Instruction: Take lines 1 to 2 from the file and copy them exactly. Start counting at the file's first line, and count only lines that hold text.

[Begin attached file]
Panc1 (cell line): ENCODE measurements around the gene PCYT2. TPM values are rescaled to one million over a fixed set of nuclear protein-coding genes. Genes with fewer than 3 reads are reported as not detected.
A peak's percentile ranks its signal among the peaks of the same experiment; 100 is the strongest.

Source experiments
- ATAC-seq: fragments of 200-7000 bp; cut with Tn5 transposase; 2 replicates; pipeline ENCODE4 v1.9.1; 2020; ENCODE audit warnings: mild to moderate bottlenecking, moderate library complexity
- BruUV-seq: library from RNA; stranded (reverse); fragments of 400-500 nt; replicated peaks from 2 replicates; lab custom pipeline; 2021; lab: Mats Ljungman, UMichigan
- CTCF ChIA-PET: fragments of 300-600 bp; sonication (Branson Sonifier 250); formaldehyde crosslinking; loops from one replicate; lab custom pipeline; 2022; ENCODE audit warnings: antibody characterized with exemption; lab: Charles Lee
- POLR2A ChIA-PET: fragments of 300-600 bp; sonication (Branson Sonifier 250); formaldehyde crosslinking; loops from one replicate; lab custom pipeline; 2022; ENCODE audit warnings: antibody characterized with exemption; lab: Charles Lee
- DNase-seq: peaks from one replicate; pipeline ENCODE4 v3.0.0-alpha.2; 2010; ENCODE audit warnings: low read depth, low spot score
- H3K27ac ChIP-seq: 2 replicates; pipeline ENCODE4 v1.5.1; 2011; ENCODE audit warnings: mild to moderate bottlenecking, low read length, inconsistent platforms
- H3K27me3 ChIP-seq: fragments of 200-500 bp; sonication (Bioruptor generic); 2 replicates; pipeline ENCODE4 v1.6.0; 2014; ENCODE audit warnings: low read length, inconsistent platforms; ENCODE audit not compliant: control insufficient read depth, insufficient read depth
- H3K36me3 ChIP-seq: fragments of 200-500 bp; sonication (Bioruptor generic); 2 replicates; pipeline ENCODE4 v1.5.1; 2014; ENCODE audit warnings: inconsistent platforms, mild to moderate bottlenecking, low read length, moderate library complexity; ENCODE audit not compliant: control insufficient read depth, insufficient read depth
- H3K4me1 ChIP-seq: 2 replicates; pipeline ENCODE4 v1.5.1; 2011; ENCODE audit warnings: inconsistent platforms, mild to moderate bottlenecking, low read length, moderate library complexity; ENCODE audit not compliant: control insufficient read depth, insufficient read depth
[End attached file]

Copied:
Panc1 (cell line): ENCODE measurements around the gene PCYT2. TPM values are rescaled to one million over a fixed set of nuclear protein-coding genes. Genes with fewer than 3 reads are reported as not detected.
A peak's percentile ranks its signal among the peaks of the same experiment; 100 is the strongest.